NACDL Fourth Amendment Center: Compelled Decryption Primer:
The Supreme Court recognized in Riley v. California that cell phones are unlike other types of physical objects. 134 S.Ct. 2473 (2014). Instead, the Court held, they are minicomputers that contain the most intimate details of life. Due to their immense storage capacity, combined with the many distinct types of private data they contain, the Court held that the Fourth Amendment requires law enforcement to get a warrant to search a cell phone, even incident to arrest.
But if a device is locked or encrypted, can law enforcement compel a suspect to unlock or decrypt it? This primer outlines the state of the law on compelled decryption and offers a guide for defense lawyers on this important emerging issue.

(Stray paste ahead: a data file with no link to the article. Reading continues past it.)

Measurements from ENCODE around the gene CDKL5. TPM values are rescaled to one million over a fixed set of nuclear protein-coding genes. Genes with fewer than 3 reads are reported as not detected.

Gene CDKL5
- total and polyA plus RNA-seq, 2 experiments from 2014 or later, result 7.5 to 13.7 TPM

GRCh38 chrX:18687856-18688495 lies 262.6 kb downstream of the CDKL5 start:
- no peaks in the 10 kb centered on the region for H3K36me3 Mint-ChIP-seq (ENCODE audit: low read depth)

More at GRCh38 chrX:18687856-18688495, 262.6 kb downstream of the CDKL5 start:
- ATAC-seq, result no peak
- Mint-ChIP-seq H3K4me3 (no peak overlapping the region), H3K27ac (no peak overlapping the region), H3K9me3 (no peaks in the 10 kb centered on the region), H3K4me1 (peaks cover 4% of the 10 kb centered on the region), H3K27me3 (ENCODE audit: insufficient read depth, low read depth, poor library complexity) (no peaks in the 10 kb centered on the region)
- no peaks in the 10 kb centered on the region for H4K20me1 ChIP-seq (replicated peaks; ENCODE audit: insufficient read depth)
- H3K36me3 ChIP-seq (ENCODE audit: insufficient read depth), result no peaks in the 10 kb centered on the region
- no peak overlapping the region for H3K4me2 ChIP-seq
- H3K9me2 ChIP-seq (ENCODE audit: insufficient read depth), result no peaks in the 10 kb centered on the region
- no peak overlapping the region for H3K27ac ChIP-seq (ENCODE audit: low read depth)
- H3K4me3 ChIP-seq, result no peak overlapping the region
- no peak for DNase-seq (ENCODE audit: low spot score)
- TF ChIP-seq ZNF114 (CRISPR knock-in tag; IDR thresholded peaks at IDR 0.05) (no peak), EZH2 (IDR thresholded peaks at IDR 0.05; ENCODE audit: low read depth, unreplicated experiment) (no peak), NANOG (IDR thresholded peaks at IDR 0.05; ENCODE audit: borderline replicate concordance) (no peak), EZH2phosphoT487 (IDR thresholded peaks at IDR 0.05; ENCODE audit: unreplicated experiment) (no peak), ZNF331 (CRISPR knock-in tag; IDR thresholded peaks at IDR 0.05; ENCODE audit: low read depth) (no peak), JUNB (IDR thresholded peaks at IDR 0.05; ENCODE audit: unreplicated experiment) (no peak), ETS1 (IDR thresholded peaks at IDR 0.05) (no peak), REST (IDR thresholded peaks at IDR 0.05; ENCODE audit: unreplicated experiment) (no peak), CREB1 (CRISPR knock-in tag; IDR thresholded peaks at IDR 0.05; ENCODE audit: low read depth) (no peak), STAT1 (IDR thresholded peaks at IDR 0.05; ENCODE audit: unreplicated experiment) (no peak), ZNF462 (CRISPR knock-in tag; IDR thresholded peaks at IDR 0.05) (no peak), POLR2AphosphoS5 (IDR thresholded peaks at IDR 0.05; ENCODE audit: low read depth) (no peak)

The majority of Americans now own several devices that are encrypted until unlocked by a passcode or biometric mechanism. A passcode can be a secret number, pattern, or alphanumeric password. Biometric locks may use a fingerprint or face scan. These locks serve to make their contents inaccessible and unreadable until unlocked and decrypted by an authorized user.
While the lawfulness of a device search is a Fourth Amendment issue, the Fifth Amendment privilege against self-incrimination is the central safeguard against compelled decryption. To successfully assert this right, the act of decryption must be compelled, incriminating, and “testimonial.” While the first two requirements are often easily met, the key question is whether decryption is testimonial.